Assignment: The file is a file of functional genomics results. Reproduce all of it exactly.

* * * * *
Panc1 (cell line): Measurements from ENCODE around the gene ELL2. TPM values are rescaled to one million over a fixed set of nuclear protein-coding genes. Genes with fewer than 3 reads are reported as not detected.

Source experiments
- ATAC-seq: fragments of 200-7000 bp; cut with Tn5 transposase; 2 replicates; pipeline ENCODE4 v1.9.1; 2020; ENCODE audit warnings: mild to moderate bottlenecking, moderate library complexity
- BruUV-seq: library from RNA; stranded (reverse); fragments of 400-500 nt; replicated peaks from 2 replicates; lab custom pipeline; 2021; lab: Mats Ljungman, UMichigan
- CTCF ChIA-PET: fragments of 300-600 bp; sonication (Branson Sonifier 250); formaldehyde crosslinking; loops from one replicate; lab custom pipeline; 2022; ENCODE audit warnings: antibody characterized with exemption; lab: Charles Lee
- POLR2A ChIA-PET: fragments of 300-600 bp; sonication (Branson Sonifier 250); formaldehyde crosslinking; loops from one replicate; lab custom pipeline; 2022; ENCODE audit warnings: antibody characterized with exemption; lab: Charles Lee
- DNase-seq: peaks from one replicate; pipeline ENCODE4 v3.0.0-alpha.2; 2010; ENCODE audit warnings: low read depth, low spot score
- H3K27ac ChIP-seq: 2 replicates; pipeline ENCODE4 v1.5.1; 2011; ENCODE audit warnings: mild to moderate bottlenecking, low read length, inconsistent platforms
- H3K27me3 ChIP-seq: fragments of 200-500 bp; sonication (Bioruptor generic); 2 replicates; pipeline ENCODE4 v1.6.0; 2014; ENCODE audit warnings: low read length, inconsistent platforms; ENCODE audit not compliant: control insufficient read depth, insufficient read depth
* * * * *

Panc1 (cell line): Measurements from ENCODE around the gene ELL2. TPM values are rescaled to one million over a fixed set of nuclear protein-coding genes. Genes with fewer than 3 reads are reported as not detected.

Source experiments
- ATAC-seq: fragments of 200-7000 bp; cut with Tn5 transposase; 2 replicates; pipeline ENCODE4 v1.9.1; 2020; ENCODE audit warnings: mild to moderate bottlenecking, moderate library complexity
- BruUV-seq: library from RNA; stranded (reverse); fragments of 400-500 nt; replicated peaks from 2 replicates; lab custom pipeline; 2021; lab: Mats Ljungman, UMichigan
- CTCF ChIA-PET: fragments of 300-600 bp; sonication (Branson Sonifier 250); formaldehyde crosslinking; loops from one replicate; lab custom pipeline; 2022; ENCODE audit warnings: antibody characterized with exemption; lab: Charles Lee
- POLR2A ChIA-PET: fragments of 300-600 bp; sonication (Branson Sonifier 250); formaldehyde crosslinking; loops from one replicate; lab custom pipeline; 2022; ENCODE audit warnings: antibody characterized with exemption; lab: Charles Lee
- DNase-seq: peaks from one replicate; pipeline ENCODE4 v3.0.0-alpha.2; 2010; ENCODE audit warnings: low read depth, low spot score
- H3K27ac ChIP-seq: 2 replicates; pipeline ENCODE4 v1.5.1; 2011; ENCODE audit warnings: mild to moderate bottlenecking, low read length, inconsistent platforms
- H3K27me3 ChIP-seq: fragments of 200-500 bp; sonication (Bioruptor generic); 2 replicates; pipeline ENCODE4 v1.6.0; 2014; ENCODE audit warnings: low read length, inconsistent platforms; ENCODE audit not compliant: control insufficient read depth, insufficient read depth